Apr 28, 2009

Reduce Risk of Diaper Rash - Elimination Communication Will Minimize the Time Your Baby Wears Diaper

Discover the ancient, world-wide practice of Elimination Communication (EC), and apply it to your modern life. Part-time, with diapers in between potty visits.

EC, or Infant Potty Training, or 'Baby Pottying' is a holistic and cooperative way for you and your baby to gradually and gently reduce the amount of time your baby wears their diapers. I'm meaning on a daily basis, although often babies experiencing use of the potty from a young age also become toilet independent earlier as well.

Less time in a diaper means less risk of diaper rash. Imagine if every baby wore just one less diaper each day?

Unlike Early Toilet Training, EC is about the relationship and communication between you and your baby, and typically begins in infancy, before baby becomes mobile as it is easier then and baby is less diaper dependent.

By Developing Your Diaper-Free Confidence Each Day You Will Open a Door to:

1. Your baby having less time with waste near their skin automatically reduces the risk of rashes because there is less exposure to waste by-products - ammonia and urea.

2. Your baby having less exposure to chemicals in disposable diapers, in wipes, and medications that baby skin may also be sensitive to.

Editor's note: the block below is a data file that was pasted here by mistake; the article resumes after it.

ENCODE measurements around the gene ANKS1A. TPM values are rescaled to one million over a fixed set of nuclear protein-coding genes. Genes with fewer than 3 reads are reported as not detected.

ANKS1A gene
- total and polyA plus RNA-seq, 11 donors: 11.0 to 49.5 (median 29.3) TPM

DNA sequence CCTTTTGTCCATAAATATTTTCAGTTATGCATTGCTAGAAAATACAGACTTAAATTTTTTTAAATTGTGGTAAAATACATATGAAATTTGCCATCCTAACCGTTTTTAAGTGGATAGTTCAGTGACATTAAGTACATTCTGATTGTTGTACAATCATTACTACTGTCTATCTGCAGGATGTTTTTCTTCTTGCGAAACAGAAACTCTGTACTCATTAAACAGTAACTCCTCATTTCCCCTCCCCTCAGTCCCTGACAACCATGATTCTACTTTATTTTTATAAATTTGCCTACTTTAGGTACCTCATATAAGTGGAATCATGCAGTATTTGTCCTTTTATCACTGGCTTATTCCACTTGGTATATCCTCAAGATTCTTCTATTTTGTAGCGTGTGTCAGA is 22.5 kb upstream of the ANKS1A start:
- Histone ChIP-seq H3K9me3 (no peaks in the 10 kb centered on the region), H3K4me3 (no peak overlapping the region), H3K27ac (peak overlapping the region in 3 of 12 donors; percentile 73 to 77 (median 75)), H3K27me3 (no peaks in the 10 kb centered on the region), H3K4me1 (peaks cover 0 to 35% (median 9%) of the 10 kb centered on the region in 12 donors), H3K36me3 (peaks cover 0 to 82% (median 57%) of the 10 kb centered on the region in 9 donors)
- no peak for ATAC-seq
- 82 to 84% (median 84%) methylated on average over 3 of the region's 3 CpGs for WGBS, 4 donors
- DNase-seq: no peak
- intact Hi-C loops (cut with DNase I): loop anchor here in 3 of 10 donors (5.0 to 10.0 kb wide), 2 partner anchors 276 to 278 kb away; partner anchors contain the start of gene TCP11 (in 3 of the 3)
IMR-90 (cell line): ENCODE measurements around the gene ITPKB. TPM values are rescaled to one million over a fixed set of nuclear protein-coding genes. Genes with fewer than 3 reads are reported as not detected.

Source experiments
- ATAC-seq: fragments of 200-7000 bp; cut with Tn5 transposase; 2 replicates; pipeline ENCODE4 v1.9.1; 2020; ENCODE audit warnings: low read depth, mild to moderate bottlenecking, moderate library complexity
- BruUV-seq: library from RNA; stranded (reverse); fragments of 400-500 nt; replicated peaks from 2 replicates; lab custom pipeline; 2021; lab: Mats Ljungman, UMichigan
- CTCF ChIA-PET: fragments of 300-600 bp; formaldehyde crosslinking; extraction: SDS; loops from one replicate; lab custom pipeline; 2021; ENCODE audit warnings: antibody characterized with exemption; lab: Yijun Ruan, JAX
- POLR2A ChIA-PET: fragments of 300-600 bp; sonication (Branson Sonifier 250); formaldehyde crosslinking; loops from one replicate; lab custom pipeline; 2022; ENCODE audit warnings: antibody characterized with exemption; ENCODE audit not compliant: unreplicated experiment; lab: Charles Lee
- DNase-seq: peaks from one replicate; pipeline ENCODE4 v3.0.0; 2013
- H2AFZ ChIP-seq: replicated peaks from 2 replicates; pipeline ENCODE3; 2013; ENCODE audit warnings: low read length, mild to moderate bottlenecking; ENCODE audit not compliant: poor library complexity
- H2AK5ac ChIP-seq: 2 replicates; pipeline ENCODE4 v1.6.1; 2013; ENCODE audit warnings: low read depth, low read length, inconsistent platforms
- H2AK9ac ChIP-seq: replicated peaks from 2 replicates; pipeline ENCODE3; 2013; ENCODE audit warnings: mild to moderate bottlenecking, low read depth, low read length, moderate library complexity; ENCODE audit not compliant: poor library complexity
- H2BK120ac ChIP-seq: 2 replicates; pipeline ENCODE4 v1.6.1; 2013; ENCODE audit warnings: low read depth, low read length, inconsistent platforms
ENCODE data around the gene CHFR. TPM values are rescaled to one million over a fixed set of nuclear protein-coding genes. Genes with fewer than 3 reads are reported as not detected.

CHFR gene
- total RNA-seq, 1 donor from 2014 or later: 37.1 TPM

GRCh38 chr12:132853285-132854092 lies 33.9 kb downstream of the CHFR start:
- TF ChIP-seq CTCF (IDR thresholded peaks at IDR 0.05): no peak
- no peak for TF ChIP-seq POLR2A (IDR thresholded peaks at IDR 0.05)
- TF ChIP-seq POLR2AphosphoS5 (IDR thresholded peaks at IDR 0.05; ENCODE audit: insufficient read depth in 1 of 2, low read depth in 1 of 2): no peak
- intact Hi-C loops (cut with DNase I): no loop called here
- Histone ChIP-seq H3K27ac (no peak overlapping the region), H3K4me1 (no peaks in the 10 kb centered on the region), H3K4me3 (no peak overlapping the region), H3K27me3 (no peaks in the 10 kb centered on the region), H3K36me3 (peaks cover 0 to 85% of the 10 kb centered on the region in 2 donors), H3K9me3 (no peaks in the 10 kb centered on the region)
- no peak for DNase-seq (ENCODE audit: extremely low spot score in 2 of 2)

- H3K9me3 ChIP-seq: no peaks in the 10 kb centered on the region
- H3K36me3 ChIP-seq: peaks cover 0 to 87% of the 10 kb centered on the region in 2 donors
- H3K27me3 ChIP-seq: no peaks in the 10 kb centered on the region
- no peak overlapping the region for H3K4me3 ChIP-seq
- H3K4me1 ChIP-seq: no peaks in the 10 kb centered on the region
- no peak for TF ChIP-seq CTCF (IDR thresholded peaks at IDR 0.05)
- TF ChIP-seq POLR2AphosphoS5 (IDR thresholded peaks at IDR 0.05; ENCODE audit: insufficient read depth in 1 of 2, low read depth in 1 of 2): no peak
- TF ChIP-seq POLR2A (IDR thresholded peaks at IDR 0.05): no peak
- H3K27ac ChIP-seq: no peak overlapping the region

3. A closer insight into how what your baby is eating may be effecting their digestion. Practicing a spot of EC will then give you an insight into what else may be causing or contributing to the diaper rash, so you can eliminate these factors.

4. Enhanced confidence for yourself in meeting the hygiene needs of your in a more natural way.

5. Finding confidence in how to gradually transition to less use of diapers in this alternative to conventional potty or toilet training.

A simple goal is to strive to use just one less diaper each day. Over three years of diapering that is common these days, that means a massive 1000+ less diapers going into landfill, or for you to wash and dry!

I hear you saying: "One less diaper? That's not intimidating! We can do that!"

You're right. One is easy. Save one, go again another day. It's an easy way to begin practicing baby pottying in a gradual, easy way. Part-time EC and Diaper Rash is a useful resource to discover more about using just one less diaper a day.

With some simple skills in EC, you will begin to skip a diaper today, another tomorrow, perhaps a couple the day after that. Some days you'll use the regular amount. Yet, overall, with a potty break simply at diaper changes, some of the diapers your baby wears will stay dry for longer so they can wear them for longer, reducing the number used overall.

Mar 25, 2009

Cool Down Hot Food

Instead of putting your toddler's food in the fridge to cool down, mix some frozen veggies (corn and peas work great!) into the food. The hot food will heat the frozen veggies and the veggies will cool the hot food. Plus, you get some extra veggies into their diet!

Increase Milk Flow Through Baby Bottles

Baby's frustrated with the low-flow nipple on her bottle, but you can't run to the store right now to buy a high-flow version. No problemo. Heat a pin, insert it into the nipple and leave it there while running the nipple under cold water. Ahhh, if only low-flow boobs were this easy to fix.

The Benefits of Breastfeeding